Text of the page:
You can also find the collection of jewellery belonging to Princess Fawzeya, the sister of King Farouk and the wife of the first wife of Shah of Iran, Mohammad Reda Balhawy, which made her Princess of Egypt and Empress of Iran at one point. Her collection features a stunning palatine ring with her name carved on it and an ornamented belt with 240 diamonds.
The only piece in the museum that belongs to Queen Nariman, King Farouk’s second wife who left the country with him headed for exile in 1952, is a jewellery set made of gold studded with diamonds, rubies, and pearls.
Another section of the museum is dedicated to antiques and gifts that were given to the Royal Family over the years. It includes the famous plate that Queen Eugenie gifted to Khedive Ismail on the occasion of the inauguration of the Suez Canal. What makes it so rare is that its price is actually estimated at around 15 million pounds. The plate is ornamented with diamonds, sapphires, and emeralds.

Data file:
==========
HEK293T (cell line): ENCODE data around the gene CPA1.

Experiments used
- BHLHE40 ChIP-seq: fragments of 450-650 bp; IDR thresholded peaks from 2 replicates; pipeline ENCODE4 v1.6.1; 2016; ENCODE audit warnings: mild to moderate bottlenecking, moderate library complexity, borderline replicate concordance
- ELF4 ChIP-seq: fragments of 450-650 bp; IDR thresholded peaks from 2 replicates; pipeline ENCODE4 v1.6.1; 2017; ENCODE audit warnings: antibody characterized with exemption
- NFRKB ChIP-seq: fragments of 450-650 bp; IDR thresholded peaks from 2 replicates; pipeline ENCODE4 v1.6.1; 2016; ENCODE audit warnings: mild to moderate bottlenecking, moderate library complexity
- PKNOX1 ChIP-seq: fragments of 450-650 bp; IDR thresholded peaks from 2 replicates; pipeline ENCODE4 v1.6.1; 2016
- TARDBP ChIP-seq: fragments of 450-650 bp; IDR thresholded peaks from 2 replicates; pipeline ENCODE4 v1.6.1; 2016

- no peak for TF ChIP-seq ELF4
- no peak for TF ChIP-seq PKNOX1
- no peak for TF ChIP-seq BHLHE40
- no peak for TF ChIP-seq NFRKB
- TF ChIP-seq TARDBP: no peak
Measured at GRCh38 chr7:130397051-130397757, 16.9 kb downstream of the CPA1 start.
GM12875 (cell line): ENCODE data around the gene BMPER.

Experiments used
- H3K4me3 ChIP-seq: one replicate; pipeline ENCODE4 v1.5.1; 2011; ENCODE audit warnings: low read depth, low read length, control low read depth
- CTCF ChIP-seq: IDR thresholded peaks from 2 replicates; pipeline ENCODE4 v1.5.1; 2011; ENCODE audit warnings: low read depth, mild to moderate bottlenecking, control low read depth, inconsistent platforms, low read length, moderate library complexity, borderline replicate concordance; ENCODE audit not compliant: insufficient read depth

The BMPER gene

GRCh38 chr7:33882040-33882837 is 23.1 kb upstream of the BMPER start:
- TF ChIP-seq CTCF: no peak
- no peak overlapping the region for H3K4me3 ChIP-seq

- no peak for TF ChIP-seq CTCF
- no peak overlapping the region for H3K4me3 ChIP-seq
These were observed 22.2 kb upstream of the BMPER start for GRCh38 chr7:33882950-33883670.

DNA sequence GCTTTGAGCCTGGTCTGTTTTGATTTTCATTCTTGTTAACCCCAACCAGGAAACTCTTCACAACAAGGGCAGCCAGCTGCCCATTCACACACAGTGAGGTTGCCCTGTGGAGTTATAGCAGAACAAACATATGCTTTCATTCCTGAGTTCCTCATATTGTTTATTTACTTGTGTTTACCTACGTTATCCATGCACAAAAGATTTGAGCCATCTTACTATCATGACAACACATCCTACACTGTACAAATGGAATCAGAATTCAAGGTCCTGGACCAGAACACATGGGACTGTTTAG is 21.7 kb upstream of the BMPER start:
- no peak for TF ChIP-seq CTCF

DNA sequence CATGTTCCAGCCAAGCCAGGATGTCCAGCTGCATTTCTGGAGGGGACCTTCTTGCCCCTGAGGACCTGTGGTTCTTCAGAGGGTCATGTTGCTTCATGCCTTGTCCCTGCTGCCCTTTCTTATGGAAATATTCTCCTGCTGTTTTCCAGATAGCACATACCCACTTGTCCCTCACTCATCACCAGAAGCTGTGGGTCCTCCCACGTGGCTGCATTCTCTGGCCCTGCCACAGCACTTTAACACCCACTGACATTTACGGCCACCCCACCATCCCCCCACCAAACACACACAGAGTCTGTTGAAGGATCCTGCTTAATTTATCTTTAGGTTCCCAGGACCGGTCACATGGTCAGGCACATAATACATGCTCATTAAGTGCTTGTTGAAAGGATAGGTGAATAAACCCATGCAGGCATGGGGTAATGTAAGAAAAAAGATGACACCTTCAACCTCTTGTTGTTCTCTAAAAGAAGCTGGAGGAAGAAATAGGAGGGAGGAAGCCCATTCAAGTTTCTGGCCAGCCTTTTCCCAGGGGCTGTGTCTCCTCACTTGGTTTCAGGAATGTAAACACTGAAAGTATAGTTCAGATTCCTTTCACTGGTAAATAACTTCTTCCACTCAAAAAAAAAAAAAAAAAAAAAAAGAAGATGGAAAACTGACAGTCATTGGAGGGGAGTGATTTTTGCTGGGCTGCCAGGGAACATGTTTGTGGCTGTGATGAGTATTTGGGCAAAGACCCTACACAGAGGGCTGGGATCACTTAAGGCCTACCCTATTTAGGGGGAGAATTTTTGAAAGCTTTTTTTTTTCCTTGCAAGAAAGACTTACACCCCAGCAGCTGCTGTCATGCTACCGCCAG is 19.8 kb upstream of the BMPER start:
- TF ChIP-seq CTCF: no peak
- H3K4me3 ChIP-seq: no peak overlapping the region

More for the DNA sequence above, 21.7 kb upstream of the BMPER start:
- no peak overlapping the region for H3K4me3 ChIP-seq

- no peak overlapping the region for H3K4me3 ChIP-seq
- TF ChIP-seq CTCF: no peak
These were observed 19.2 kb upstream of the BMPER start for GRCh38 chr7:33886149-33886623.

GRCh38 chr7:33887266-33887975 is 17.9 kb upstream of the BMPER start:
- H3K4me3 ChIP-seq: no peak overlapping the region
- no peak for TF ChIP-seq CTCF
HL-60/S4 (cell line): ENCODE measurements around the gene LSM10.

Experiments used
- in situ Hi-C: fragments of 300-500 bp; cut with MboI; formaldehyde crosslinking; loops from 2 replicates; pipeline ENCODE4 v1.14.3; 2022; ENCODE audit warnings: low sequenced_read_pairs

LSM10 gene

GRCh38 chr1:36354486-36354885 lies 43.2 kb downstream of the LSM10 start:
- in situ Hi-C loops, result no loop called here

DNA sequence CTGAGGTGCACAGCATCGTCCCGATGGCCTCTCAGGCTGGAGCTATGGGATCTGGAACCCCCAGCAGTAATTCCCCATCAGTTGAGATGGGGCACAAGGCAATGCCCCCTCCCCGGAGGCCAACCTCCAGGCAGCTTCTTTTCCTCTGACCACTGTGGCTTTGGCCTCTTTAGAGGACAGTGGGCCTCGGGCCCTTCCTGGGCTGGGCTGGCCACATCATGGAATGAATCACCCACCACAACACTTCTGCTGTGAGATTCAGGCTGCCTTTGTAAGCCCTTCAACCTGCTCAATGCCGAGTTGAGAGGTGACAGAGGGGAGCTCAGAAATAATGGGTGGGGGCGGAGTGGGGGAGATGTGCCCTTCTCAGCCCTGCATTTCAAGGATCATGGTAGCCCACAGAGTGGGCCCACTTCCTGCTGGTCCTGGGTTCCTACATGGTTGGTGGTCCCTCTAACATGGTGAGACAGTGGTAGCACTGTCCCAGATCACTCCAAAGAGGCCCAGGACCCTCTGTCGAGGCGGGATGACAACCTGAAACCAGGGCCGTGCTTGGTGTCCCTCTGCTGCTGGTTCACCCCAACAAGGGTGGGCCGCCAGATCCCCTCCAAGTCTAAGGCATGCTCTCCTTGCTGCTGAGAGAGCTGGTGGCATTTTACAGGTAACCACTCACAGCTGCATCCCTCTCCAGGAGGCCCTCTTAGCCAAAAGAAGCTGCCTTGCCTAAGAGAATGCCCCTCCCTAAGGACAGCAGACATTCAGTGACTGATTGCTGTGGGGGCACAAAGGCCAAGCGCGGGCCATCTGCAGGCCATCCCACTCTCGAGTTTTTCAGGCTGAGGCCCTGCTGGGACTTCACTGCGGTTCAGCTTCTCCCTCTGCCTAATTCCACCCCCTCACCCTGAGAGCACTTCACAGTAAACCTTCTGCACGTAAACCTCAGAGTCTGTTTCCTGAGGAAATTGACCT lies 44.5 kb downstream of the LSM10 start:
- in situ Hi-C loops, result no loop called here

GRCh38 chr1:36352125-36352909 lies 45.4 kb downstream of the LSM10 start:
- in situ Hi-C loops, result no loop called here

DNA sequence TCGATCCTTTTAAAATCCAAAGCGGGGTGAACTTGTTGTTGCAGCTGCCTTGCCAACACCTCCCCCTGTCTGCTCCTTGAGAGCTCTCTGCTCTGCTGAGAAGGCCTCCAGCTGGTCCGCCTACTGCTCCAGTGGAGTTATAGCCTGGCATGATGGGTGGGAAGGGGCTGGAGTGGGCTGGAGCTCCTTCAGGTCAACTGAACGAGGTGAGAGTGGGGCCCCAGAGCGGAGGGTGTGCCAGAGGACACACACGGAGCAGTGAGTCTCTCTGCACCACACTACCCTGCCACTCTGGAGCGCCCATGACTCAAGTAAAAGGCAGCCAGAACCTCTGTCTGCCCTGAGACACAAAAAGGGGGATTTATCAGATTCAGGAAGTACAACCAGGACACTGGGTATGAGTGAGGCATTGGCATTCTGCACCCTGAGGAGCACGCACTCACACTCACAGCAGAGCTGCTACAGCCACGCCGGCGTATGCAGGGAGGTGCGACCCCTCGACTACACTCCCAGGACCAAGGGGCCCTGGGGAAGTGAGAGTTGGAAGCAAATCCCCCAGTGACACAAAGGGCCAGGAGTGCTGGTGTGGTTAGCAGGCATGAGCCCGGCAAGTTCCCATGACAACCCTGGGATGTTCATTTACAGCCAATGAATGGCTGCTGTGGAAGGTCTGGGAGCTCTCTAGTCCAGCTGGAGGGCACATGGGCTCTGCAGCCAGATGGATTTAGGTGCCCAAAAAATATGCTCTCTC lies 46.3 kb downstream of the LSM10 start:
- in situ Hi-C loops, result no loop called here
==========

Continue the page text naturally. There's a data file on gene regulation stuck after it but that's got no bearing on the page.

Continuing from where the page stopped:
Other curious and dazzling pieces in the museum include a pair of gold binoculars encrusted with diamonds, rubies, and emeralds, a large royal clock decorated with diamonds and has the shape of an elephant made out of ivory and sapphire, several golden and palatine chest pins, pocket watches made of gold and precious stones some of which are decorated with portraits of people and some with inscriptions, and even a luxurious desk set consisting of three gold inkwells, one gold vessel for the sponge, one double pen case, a pair of steel scissors, one ebony ruler pen, an envelope opener, and a vessel for sandstones. If you thought that was all, think again. These items go in a wooden box decorated with 166 brilliant diamonds. Additionally, there are many dazzling pieces commissioned by the greatest designers in Europe and were once worn by the queens and princesses of Egypt’s royal family.